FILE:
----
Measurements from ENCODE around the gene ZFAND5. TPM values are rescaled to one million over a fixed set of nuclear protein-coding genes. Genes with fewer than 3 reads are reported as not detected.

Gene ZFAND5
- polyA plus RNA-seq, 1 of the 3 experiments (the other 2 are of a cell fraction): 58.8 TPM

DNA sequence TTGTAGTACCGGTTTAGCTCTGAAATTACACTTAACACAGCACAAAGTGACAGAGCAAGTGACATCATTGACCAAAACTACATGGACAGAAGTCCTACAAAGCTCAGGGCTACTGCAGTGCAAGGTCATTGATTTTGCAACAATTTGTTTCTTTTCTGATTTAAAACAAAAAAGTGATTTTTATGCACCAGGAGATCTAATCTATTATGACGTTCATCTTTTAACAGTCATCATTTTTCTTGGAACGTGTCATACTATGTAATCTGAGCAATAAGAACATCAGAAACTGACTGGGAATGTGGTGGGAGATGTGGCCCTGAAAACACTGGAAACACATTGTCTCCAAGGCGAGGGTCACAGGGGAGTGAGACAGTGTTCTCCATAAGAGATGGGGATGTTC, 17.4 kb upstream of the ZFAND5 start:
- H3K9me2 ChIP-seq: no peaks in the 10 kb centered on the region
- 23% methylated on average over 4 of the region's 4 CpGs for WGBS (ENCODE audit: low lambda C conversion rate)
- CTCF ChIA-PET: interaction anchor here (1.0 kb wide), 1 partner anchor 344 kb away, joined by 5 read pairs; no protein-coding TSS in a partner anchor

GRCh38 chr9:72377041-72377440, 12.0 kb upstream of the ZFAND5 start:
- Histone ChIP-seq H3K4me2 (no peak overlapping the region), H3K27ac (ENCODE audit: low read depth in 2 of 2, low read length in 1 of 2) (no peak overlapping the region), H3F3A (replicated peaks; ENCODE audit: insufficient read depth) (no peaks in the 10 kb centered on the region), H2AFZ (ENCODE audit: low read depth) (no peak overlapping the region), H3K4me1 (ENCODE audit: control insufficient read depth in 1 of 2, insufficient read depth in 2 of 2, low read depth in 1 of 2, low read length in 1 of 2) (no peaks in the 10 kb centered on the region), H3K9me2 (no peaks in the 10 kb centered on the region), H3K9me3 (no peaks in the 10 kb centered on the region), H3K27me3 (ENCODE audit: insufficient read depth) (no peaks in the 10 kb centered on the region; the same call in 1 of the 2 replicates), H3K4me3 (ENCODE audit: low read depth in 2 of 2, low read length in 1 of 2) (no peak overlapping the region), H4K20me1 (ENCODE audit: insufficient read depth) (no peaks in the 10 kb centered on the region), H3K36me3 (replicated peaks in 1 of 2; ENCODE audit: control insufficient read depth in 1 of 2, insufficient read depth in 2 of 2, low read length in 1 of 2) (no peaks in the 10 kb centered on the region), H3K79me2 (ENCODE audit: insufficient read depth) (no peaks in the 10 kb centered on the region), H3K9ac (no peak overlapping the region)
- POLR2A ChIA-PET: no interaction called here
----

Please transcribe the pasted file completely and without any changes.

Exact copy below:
Measurements from ENCODE around the gene ZFAND5. TPM values are rescaled to one million over a fixed set of nuclear protein-coding genes. Genes with fewer than 3 reads are reported as not detected.

Gene ZFAND5
- polyA plus RNA-seq, 1 of the 3 experiments (the other 2 are of a cell fraction): 58.8 TPM

DNA sequence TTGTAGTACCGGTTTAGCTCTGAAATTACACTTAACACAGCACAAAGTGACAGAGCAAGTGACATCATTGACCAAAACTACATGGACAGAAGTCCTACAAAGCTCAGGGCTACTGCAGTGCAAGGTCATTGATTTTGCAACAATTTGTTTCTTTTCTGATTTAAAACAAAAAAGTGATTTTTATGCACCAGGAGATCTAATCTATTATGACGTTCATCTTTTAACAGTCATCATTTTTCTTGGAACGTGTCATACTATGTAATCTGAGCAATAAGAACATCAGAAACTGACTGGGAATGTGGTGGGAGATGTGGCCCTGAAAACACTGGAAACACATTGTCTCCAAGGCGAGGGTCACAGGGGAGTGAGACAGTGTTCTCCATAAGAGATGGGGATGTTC, 17.4 kb upstream of the ZFAND5 start:
- H3K9me2 ChIP-seq: no peaks in the 10 kb centered on the region
- 23% methylated on average over 4 of the region's 4 CpGs for WGBS (ENCODE audit: low lambda C conversion rate)
- CTCF ChIA-PET: interaction anchor here (1.0 kb wide), 1 partner anchor 344 kb away, joined by 5 read pairs; no protein-coding TSS in a partner anchor

GRCh38 chr9:72377041-72377440, 12.0 kb upstream of the ZFAND5 start:
- Histone ChIP-seq H3K4me2 (no peak overlapping the region), H3K27ac (ENCODE audit: low read depth in 2 of 2, low read length in 1 of 2) (no peak overlapping the region), H3F3A (replicated peaks; ENCODE audit: insufficient read depth) (no peaks in the 10 kb centered on the region), H2AFZ (ENCODE audit: low read depth) (no peak overlapping the region), H3K4me1 (ENCODE audit: control insufficient read depth in 1 of 2, insufficient read depth in 2 of 2, low read depth in 1 of 2, low read length in 1 of 2) (no peaks in the 10 kb centered on the region), H3K9me2 (no peaks in the 10 kb centered on the region), H3K9me3 (no peaks in the 10 kb centered on the region), H3K27me3 (ENCODE audit: insufficient read depth) (no peaks in the 10 kb centered on the region; the same call in 1 of the 2 replicates), H3K4me3 (ENCODE audit: low read depth in 2 of 2, low read length in 1 of 2) (no peak overlapping the region), H4K20me1 (ENCODE audit: insufficient read depth) (no peaks in the 10 kb centered on the region), H3K36me3 (replicated peaks in 1 of 2; ENCODE audit: control insufficient read depth in 1 of 2, insufficient read depth in 2 of 2, low read length in 1 of 2) (no peaks in the 10 kb centered on the region), H3K79me2 (ENCODE audit: insufficient read depth) (no peaks in the 10 kb centered on the region), H3K9ac (no peak overlapping the region)
- POLR2A ChIA-PET: no interaction called here